This post aims to walk you through all the information you’ll need to successfully manage and track any issues which occur during the execution of your project or program. Successful issue management will enable you to manage your project or program execution as smoothly as possible. Let’s begin with the definition of an Issue.
In Program and Project Management, issues occur every day. My definition of an Issue would be anything that might impact the schedule, cost, or quality of a project or program. Another way you might define an Issue is as anything which will adversely affect the project or program.
Let me be very clear about what I mean by the word “impact”, by considering as an example, schedule impact. I do not mean just those things which impact the overall program schedule causing the whole project or program to delay, but also smaller events which slow down execution within the project or program, even if they don’t necessarily delay the overall schedule.
A risk is a future event which has not yet materialized, whereas an Issue is present concern which if not dealt with will adversely impact the project or program. Once a risk has materialized it becomes an Issue, but an Issue can never become a risk.
Let’s look at an example. Suppose we have a system which can only calculate tax as 15%, corresponding to the current national tax rate. During the early phase of program or project execution rumours abound in the national press that the government is considering raising the tax rate to 20%. We would at this point track this as a risk to the project or program. Sometime later the government announces that they are indeed to raise the tax rate to 20% from 15%. At this point the risk has materialized and is now an Issue and should be dealt with through the Issue Management Process.
The Issue Management Process is very similar to the Risk Management Process, and is shown below:
The steps of the Issue Management Process are as follows:
The Issue Management Process should be repeated at regular intervals throughout the duration of the project or program. In a program context, you may find that it makes sense to increase the frequency at which you run the Issue Management Process as your program nears completion, even running the process twice daily to ensure issues are being closed off quickly and effectively as time runs out.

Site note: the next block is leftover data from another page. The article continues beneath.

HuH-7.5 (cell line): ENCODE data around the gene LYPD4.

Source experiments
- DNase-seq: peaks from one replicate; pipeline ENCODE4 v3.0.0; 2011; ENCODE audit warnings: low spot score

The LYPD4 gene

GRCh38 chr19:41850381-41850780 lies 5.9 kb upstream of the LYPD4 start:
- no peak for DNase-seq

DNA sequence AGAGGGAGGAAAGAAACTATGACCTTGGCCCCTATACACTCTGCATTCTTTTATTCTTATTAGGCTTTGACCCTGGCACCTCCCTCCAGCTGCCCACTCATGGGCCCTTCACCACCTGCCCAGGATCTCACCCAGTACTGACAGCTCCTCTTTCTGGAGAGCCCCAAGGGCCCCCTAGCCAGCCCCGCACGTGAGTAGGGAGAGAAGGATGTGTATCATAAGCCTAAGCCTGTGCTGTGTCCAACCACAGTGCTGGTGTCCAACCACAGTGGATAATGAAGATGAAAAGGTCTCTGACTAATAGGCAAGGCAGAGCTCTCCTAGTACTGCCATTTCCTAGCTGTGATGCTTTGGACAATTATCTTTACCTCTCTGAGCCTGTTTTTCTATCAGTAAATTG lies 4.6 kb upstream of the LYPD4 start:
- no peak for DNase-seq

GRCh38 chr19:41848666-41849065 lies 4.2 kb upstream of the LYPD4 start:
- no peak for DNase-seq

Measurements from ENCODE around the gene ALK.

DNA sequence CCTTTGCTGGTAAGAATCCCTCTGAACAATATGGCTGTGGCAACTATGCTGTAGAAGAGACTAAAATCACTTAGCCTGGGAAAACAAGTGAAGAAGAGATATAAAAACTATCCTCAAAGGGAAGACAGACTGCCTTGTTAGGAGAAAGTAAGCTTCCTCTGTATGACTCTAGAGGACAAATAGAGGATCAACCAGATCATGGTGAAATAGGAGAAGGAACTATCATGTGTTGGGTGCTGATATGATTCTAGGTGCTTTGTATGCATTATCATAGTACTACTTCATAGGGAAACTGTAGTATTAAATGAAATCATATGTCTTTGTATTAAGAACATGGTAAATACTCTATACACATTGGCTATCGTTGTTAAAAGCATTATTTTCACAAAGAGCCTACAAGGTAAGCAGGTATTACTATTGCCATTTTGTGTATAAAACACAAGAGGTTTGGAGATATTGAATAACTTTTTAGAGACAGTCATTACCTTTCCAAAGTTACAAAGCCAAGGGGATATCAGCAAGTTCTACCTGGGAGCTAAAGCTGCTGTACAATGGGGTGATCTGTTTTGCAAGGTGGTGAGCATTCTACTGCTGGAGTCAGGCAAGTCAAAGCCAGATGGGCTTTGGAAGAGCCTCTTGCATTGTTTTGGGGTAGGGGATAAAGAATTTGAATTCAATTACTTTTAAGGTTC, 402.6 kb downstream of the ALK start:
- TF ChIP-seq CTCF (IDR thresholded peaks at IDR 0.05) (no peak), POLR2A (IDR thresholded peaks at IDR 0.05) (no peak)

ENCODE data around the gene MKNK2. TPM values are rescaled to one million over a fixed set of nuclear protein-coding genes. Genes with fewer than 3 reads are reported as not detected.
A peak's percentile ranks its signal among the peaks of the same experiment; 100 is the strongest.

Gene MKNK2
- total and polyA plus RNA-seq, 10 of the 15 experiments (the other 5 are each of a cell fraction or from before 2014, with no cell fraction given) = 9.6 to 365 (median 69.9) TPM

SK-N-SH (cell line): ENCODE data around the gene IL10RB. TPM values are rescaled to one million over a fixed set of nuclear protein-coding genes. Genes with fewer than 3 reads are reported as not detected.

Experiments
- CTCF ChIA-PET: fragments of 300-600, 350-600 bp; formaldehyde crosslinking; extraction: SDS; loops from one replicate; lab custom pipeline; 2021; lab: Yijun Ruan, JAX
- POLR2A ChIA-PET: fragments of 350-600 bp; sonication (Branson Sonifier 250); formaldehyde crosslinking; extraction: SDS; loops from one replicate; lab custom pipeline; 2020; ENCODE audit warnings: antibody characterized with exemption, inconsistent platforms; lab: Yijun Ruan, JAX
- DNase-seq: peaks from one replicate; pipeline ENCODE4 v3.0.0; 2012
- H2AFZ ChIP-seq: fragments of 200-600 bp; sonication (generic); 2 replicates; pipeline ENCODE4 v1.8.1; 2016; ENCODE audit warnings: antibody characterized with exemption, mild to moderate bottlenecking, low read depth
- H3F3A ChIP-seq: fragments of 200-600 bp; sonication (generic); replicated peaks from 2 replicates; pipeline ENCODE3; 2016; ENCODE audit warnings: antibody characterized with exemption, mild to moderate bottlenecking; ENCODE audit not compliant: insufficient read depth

In practice I like to track issues using a spreadsheet, an example of which is shown below:
This spreadsheet allows you to filter issues according to a number of criteria, including Issue Owner and Urgency, amongst others. It also allows you to assign a Due Date, enabling you to monitor/track when you expect an update on the issue.
In addition to the spreadsheet shown, there is a range of Issue tracking software available commercially, but I find the above spreadsheet serves me well.
I don’t think it makes sense to have a specific meeting whereby issues are discussed as this always seems cumbersome and time consuming in my experience. I think it is easier to simply have the Issue Register to hand in every meeting you attend related to you project or program.
How frequently you run the Issue Management Process will depend on whether you are using it for project or program management and the stage you are in within the project or program.
As an example, let’s consider an R&D team using agile and how they might embed the Issue Management Process in to the Agile process.
The easy way to embed the Issue Management Process into the Sprint process is to complete the Issue Management Process every day as part of the daily stand-up meeting. In this way if a Sprint was 5 days in duration you would complete the Issue Management Process 5 times per sprint. You do not need to have a specific agenda item to go through the Issue Management Process each day, but simply assign one member of the team to log issues raised and request updates which are due or nearing their due date.
A useful thing to do is to monitor issues over time to see how many open issues the project or program is running with at any one time. The diagram below categories issues as Major, Medium, and Minor, and displays how open issues grow or shrink in number month by month.
This technique can be useful for highlighting to your management how effectively issues are being dealt with within the project or program. It also enables you to perform trend analysis and estimate when all issues should be closed off.
I hope you find this post useful. If there are other techniques you are using to manage Issues, please write to me and let me know. I’m always interested to discover new ways of doing things.
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